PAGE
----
Numerous studies have examined the causes and impacts of human disturbance on birds, but little is known about how these impacts vary among habitats. This is of applied importance both for predicting bird responses to changes in disturbance and in planning how to reduce disturbance impacts. The Dartford Warbler Sylvia undata, a key heathland breeding species, occupies territories in a range of heathland types. Three territory habitat groups were identified: heather-dominated territories, heather territories with significant areas of European Gorse Ulex europaeus and territories containing Western Gorse U. gallii. Productivity was significantly affected by the timing of breeding in all habitats, but disturbance only appeared to have a significant impact on the productivity of birds in heather territories. Disturbance events in heather territories delayed breeding pairs for up to 6 weeks. This significantly decreased both the number of successful broods raised and the average number of chicks fledged per pair. Nests situated close to territory boundaries in heather territories, with high numbers of disturbance events, were more likely to fail outright. It was determined that an average of between 13 and 16 people passing through a heather territory each hour would delay breeding pairs sufficiently to prevent multiple broods.
Many studies have examined the possible causes and impacts of human disturbance on birds (see reviews by Hockin et al. 1992, Carney & Sydeman 1999), but little is known about how these effects vary between habitats. This potential variation is of applied importance, having implications for access planning and management both within and among sites. We studied the impact of disturbance on the Dartford Warbler Sylvia undata, which in the UK breeds almost exclusively on the lowland heaths of southern England (Bibby & Tubbs 1975, Gibbons & Wotton 1996) where it occupies territories in a variety of heathland habitat types.
Lowland heathland is dominated by heather or ling Calluna vulgaris but characteristically supports gorse species such as European Gorse Ulex europaeus, Western Gorse U. gallii and Dwarf Gorse U. minor. The breeding biology and feeding ecology of the Dartford Warbler on UK heathlands have been studied by Bibby (1979a, 1979b). Catchpole and Phillips (1992) found that Dartford Warblers have a strong positive relationship with U. europaeus, and territories containing more U. europaeus produced more young. Gorse provides a rich source of invertebrate prey, protection from predators and shelter in poor weather (Catchpole & Phillips 1992, van den Berg et al. 2001). U. minor currently plays little role in Dartford Warbler ecology. However, with increasing numbers in Dorset, Dartford Warblers are colonizing more heaths dominated by U. gallii (Anon. 1994–2004). This gorse species occurs most commonly on heaths located near the urban centres of Bournemouth and Poole in Dorset (Bullock et al. 2000).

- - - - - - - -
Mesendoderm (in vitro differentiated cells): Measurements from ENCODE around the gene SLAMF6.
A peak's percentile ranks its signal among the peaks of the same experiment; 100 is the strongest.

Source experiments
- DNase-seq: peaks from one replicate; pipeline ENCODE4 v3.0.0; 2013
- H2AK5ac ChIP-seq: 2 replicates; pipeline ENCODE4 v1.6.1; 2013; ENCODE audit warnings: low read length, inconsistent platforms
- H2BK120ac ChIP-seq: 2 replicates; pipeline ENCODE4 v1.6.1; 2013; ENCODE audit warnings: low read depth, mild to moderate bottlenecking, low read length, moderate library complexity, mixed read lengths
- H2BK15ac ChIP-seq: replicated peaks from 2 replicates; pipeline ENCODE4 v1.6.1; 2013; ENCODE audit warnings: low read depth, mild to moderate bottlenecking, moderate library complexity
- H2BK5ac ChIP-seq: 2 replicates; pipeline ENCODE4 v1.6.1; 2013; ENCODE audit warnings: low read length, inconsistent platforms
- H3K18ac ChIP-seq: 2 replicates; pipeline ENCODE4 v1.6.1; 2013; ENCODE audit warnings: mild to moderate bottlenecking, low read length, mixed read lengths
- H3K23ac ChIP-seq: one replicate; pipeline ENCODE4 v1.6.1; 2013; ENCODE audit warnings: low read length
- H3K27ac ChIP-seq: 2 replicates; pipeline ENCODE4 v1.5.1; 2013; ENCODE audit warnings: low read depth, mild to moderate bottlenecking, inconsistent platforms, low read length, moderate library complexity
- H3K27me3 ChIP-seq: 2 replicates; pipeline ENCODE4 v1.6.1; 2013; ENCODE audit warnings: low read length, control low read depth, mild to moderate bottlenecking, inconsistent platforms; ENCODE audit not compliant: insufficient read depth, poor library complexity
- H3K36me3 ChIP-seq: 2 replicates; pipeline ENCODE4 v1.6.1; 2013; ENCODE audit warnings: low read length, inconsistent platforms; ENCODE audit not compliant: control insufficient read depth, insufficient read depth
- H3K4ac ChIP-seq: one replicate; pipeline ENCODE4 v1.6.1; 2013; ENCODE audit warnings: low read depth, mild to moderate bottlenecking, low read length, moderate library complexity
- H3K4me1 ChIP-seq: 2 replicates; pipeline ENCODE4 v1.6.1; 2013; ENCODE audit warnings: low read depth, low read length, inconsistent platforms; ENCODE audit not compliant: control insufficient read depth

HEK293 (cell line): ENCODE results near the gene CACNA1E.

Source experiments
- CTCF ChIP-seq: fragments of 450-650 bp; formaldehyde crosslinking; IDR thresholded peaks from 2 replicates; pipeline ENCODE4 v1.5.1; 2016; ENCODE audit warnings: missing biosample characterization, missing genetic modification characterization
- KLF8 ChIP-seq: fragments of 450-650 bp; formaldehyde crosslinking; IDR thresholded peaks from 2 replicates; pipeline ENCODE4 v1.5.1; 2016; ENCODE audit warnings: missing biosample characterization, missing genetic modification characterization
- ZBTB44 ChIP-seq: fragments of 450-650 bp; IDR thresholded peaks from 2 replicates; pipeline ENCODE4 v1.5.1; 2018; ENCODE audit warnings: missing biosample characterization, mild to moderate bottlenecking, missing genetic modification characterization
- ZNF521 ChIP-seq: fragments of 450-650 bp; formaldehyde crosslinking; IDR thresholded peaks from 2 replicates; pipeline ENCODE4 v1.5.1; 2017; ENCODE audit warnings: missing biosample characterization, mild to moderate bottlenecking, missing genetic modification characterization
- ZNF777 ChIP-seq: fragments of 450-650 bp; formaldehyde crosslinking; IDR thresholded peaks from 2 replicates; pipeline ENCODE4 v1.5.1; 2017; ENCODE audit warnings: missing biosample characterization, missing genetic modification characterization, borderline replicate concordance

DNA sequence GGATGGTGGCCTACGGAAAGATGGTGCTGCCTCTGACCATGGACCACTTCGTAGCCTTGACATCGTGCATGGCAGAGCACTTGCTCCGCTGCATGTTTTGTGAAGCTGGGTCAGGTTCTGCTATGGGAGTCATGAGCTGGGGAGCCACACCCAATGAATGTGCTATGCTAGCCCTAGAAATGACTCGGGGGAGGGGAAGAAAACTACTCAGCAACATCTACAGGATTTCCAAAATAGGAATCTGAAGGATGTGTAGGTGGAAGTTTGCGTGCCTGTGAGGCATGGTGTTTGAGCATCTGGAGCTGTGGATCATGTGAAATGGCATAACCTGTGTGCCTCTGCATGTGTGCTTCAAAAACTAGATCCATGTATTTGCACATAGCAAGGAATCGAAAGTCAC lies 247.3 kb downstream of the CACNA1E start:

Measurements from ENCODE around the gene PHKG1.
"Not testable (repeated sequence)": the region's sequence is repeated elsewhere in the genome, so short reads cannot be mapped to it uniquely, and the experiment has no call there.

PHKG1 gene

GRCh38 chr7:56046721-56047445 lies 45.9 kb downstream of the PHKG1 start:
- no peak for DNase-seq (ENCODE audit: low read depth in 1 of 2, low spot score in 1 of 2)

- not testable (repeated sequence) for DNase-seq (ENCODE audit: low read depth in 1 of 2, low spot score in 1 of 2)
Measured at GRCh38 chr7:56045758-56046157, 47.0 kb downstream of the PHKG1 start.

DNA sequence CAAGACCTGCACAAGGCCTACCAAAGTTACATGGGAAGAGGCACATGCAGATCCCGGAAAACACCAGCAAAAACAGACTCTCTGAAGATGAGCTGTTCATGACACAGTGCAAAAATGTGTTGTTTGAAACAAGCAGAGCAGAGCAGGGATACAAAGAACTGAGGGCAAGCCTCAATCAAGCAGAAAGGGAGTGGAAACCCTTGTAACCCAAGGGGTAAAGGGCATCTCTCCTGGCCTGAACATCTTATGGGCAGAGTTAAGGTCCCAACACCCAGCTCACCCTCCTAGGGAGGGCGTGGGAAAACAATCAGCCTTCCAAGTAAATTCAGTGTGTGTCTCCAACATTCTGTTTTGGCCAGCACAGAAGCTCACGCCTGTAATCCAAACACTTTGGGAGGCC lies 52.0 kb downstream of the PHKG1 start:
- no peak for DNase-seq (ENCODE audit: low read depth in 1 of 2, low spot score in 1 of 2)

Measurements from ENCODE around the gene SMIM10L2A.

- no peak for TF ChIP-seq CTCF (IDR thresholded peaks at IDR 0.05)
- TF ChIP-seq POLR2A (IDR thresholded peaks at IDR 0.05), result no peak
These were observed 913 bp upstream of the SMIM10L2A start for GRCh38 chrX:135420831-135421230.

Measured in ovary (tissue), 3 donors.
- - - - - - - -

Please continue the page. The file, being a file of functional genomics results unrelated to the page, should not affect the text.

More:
There has been a new focus on disturbance issues since the introduction of the Countryside and Rights of Way (CRoW) Act in 2000 (Bathe 2007). This Act created a statutory right of access off designated rights of way on foot for open-air recreation to mountains, moors, heathlands, downs and registered common land and encourages the provision of additional footpaths (Bathe 2001, 2007). However, the Act allows mitigation measures, such as closure of access land, diversion of footpaths and keeping dogs on short leads from March to July, to help protect breeding wildlife.
Nineteen heathland sites, situated in both rural and urban areas of Dorset (Fig. 1), and covering a range of lowland heath habitat types, were chosen for study: 12 during 2003 and an additional seven in 2004 (Table 1).
Table 1. The heathland sites studied between 2003 and 2004, including site disturbance levels and the average number of territories of each habitat type at each site.